Posted by: janetwright2guatemala | 08/20/2010

Connected again…

Hooray for worldwide connection!

Yesterday was a field trip to Antigua where we bought our cell phones in a supermercado (supermarket). It took the brain power of a group of us volunteers to understand the choices of phones, plans, and such…most of us were enamored with a snazzy blue phone with a radio. Cost: 200 quetzales, about $25. We got 50 minutes free with the phone…price to call the U.S. or each other: 1.90 quetzales per minute or 25cents (8 quetzales per $1).

So immediately we all called home…it was great to talk with family for a few minutes, surprising them with calls from Guatemala. After a week here (seems so much longer given all of the activity we have experienced) it was sweet to hear voices of loved ones. I used up 50 Q in one day! As volunteers it will be important to stay connected because we are a resource for each other…we also got unlimited text messages for the 1st month,  por supuesto (of course) we started texting each other right away!(in English for now)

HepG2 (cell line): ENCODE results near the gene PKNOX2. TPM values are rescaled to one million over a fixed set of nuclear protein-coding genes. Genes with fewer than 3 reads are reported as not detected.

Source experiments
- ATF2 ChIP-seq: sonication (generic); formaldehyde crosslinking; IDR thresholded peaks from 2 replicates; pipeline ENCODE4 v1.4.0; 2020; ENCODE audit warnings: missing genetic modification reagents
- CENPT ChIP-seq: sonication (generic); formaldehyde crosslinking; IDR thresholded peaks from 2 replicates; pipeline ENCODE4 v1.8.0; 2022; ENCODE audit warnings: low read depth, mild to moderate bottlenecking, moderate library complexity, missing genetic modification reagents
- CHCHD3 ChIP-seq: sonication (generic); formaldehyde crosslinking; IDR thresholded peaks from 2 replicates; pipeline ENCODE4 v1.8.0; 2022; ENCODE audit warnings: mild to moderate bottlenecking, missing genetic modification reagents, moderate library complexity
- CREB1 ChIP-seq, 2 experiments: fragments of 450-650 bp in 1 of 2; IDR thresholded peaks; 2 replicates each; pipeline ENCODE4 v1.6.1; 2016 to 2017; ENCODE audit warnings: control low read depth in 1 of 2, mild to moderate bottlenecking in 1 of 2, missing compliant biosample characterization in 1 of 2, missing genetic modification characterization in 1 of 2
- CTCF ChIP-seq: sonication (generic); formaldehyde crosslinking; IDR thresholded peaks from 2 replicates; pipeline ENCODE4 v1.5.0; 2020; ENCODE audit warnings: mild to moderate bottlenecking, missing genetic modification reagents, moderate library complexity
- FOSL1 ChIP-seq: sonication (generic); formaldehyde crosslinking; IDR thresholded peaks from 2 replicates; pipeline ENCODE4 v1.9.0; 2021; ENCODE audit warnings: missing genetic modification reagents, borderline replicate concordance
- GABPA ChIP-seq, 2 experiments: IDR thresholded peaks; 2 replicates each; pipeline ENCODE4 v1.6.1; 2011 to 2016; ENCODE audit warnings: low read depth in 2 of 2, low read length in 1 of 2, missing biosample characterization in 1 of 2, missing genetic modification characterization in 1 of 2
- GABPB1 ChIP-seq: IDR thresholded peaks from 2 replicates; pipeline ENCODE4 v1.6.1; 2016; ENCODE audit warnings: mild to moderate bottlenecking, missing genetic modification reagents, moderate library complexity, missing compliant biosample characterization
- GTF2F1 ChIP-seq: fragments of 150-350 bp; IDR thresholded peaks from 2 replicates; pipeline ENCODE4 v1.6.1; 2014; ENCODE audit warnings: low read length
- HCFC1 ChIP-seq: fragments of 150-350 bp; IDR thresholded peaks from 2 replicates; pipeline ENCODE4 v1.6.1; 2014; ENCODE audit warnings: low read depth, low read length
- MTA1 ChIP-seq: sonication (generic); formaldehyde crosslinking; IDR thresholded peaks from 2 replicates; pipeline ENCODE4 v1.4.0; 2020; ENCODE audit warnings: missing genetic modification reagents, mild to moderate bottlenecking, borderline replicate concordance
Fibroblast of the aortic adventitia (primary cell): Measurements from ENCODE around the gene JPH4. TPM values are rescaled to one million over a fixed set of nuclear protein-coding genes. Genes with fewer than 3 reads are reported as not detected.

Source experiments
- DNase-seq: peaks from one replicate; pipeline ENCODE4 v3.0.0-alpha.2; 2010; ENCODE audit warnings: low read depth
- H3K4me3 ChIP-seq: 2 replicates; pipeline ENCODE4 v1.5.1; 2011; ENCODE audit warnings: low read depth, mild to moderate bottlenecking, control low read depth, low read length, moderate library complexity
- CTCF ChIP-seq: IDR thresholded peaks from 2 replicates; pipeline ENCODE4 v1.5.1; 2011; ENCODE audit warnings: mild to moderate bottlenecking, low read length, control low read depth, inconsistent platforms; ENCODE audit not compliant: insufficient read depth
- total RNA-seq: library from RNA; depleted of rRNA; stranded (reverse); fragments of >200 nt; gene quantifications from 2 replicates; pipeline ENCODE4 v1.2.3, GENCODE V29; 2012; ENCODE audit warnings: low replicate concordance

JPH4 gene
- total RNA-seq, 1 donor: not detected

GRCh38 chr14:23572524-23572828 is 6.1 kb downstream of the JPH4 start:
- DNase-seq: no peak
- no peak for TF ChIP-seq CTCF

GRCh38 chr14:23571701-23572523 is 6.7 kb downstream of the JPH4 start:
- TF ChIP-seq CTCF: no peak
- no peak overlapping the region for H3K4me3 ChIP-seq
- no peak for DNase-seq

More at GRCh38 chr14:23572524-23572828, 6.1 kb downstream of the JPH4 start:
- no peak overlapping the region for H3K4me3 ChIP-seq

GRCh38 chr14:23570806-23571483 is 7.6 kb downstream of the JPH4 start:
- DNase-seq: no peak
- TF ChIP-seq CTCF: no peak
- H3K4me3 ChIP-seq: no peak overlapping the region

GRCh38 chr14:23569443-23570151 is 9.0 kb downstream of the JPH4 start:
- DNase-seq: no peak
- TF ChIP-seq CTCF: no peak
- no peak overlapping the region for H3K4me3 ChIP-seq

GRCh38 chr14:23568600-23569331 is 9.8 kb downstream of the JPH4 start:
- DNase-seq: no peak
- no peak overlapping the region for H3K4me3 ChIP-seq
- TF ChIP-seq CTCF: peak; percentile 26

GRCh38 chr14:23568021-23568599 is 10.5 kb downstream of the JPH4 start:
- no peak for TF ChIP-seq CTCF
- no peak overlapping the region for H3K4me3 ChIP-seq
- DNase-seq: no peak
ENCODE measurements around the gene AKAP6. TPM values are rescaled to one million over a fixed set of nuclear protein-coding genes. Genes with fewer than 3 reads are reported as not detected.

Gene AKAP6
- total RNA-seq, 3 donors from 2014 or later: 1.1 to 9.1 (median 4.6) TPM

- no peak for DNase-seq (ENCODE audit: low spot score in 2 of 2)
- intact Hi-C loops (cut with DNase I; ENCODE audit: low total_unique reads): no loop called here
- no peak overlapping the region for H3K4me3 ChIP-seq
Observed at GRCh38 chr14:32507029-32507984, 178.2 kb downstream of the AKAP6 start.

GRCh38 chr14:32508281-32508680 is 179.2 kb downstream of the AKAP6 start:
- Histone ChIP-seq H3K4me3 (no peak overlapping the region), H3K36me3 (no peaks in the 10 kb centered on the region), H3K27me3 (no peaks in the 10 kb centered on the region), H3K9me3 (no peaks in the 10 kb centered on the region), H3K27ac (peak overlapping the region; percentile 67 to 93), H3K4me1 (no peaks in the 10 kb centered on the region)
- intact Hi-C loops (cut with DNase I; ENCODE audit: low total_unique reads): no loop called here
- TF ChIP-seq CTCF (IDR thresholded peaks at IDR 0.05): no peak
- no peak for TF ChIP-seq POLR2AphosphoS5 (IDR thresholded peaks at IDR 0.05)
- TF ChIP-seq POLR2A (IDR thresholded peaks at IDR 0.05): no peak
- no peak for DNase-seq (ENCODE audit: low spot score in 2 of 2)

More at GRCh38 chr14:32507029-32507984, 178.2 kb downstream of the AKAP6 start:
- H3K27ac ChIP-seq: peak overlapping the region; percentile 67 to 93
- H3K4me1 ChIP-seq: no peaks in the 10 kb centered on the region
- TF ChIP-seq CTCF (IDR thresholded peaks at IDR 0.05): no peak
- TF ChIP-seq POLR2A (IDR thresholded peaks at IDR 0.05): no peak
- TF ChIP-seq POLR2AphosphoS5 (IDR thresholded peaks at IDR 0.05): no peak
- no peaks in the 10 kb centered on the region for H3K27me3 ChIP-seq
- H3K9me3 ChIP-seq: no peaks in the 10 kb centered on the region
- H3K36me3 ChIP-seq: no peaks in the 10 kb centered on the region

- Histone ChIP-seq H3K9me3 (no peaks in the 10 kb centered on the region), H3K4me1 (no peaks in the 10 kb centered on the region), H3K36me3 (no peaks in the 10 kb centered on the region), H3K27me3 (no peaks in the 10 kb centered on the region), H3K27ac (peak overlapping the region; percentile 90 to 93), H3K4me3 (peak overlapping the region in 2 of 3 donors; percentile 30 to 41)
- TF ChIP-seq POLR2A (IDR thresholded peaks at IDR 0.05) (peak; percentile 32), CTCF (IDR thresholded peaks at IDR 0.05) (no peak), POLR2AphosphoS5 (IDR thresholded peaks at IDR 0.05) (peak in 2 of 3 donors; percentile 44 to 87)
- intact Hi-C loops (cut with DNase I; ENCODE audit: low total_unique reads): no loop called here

My group of four volunteers wandered about yesterday to take in the sights of Antigua, a World Heritage site, knowing that many took us as another set of tourists…but we know that we have a greater mission here.  A funny coincidence…Carmen, from my group who attends Univ. of WA, ran into a fellow classmate from Seattle. The world is indeed small!

Our instructor informed us of establishments that will offer discounts to PCVs (Peace Corps volunteers). That will be very helpful because our budget is limited. Right now we receive 30 quetzales per day (almost $4) for “walking around money” while we’re in training. That has been enough for incidentals. Yesterday when I changed money to purchase my phone, a slightly torn $20 bill was refused by the teller…only perfect bills accepted. Hmm.

Today all of the muni group had a field trip to the town of Pastores. This morning the 15 of us learned of the challenges ahead. We will be doing a SWOT (Strengths, weaknesses, opportunities, and threats) analysis of our towns (written in Spanish) to give to the municipal staff. Within the next few weeks we will also be giving a presentation in Spanish to high school kids. Those who thought this felt like summer camp are quickly learning that our work is beginning!

Tomorrow we are going to the police station to introduce ourselves…an official visit establishing who we are. Soy una planeficadora…that has a nice ring to it (I´m a planner).

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